Florida Treasurer and Insurance Commissioner Tom Gallagher rejected in late June a request by State Farm to raise homeowners insurance rates by 22%. State Farm, the largest writer of homeowners policies in Florida, also was denied a 132% rate hike affecting owners of condominiums and apartment buildings."State Farm proposed rates that are unwarranted and beyond reasonable," Gallagher said.

State Farm received a statewide average increase of 6.4 percent in 2001. The Department of Insurance approved another 14.3 percent average increase for the company in January, based on a recent trend of losses.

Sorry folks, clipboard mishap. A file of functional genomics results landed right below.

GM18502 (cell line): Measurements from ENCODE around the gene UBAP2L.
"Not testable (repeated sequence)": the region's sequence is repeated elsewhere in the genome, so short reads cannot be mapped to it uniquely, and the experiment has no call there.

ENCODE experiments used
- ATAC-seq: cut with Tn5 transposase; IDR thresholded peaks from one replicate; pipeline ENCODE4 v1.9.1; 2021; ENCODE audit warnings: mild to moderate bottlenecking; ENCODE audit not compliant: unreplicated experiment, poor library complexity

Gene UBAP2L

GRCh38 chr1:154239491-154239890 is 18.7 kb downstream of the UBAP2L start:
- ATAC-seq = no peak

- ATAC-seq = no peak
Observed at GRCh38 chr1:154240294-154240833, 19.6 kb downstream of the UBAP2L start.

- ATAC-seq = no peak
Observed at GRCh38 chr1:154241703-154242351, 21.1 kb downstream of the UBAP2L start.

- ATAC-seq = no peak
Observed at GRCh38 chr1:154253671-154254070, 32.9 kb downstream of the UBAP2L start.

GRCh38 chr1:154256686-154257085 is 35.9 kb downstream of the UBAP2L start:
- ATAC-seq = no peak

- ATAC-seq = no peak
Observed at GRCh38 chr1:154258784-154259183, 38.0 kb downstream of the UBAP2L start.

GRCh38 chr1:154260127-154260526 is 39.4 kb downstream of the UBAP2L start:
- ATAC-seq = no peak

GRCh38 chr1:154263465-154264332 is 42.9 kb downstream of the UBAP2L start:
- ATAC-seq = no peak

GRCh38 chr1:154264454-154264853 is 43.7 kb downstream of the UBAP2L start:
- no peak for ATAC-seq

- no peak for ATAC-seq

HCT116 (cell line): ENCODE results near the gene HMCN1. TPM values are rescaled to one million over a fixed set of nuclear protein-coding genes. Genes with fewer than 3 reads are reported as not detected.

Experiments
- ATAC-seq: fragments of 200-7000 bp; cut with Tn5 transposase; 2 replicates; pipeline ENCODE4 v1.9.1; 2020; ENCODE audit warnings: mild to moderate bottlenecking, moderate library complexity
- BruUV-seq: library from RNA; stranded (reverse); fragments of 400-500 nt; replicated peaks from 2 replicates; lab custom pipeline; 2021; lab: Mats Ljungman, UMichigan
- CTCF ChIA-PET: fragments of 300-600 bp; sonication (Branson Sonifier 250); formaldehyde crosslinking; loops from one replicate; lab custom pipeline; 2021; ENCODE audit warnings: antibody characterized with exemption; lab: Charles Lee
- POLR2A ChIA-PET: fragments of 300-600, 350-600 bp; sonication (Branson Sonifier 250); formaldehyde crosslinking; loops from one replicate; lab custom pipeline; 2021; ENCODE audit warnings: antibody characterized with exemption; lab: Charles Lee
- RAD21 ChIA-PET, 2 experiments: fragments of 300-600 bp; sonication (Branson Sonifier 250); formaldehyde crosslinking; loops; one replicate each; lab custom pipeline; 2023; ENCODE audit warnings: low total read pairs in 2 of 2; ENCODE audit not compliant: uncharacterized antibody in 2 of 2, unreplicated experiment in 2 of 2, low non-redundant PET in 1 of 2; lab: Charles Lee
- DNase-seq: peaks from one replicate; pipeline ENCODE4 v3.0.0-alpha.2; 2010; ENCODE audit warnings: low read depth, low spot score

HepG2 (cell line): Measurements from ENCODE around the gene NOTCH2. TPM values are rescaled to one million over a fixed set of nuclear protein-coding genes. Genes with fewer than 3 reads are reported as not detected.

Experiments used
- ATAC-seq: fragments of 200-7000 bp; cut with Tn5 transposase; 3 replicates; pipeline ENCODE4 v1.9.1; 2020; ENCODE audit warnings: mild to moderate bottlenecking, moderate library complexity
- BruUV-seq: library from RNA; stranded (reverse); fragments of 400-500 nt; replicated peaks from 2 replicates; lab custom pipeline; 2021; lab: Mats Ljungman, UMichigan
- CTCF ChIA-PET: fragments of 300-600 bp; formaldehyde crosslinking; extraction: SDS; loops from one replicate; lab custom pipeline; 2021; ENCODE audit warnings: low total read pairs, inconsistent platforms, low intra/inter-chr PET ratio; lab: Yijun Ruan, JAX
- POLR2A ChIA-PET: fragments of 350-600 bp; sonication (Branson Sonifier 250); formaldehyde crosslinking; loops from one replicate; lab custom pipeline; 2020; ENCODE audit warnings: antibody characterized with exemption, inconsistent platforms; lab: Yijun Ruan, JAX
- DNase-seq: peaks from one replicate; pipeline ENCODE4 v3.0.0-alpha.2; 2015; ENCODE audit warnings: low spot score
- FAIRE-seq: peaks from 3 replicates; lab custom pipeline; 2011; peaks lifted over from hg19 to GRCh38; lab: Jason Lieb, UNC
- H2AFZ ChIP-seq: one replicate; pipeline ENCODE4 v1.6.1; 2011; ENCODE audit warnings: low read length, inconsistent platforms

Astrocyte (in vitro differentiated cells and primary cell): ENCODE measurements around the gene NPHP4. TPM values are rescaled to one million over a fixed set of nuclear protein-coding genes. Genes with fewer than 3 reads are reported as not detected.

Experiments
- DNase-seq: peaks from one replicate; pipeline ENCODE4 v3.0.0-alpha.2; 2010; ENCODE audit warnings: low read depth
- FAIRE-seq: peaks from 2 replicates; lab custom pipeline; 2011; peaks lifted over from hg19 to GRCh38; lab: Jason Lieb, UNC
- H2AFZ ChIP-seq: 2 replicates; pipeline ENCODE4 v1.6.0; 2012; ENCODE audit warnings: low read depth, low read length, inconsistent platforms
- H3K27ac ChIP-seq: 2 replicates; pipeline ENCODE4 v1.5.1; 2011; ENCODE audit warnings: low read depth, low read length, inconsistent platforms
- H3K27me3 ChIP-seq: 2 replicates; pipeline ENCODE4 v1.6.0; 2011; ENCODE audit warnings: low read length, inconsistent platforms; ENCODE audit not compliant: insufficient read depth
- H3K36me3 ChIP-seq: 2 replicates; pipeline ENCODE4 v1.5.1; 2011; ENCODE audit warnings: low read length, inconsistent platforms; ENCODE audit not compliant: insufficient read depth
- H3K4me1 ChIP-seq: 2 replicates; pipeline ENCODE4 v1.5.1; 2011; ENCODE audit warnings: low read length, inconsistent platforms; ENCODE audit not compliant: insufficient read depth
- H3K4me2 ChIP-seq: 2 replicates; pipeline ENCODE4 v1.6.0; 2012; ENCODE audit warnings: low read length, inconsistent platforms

State Farm, the nation's largest writer of auto and home policies, reported combined property/casualty underwriting losses of $9.3 billion in 2001.

Gallagher acknowledged that some Florida residents have been hit especially hard by the back-to-back rate hikes.

"The price tag for homeowners is an additional $128 million a year in premiums, leaving some homeowners with cumulative increases as high as 125%," Gallagher said. "Double-dipping for rates in the same year is inexcusable."

State Farm can appeal Gallagher's decision.

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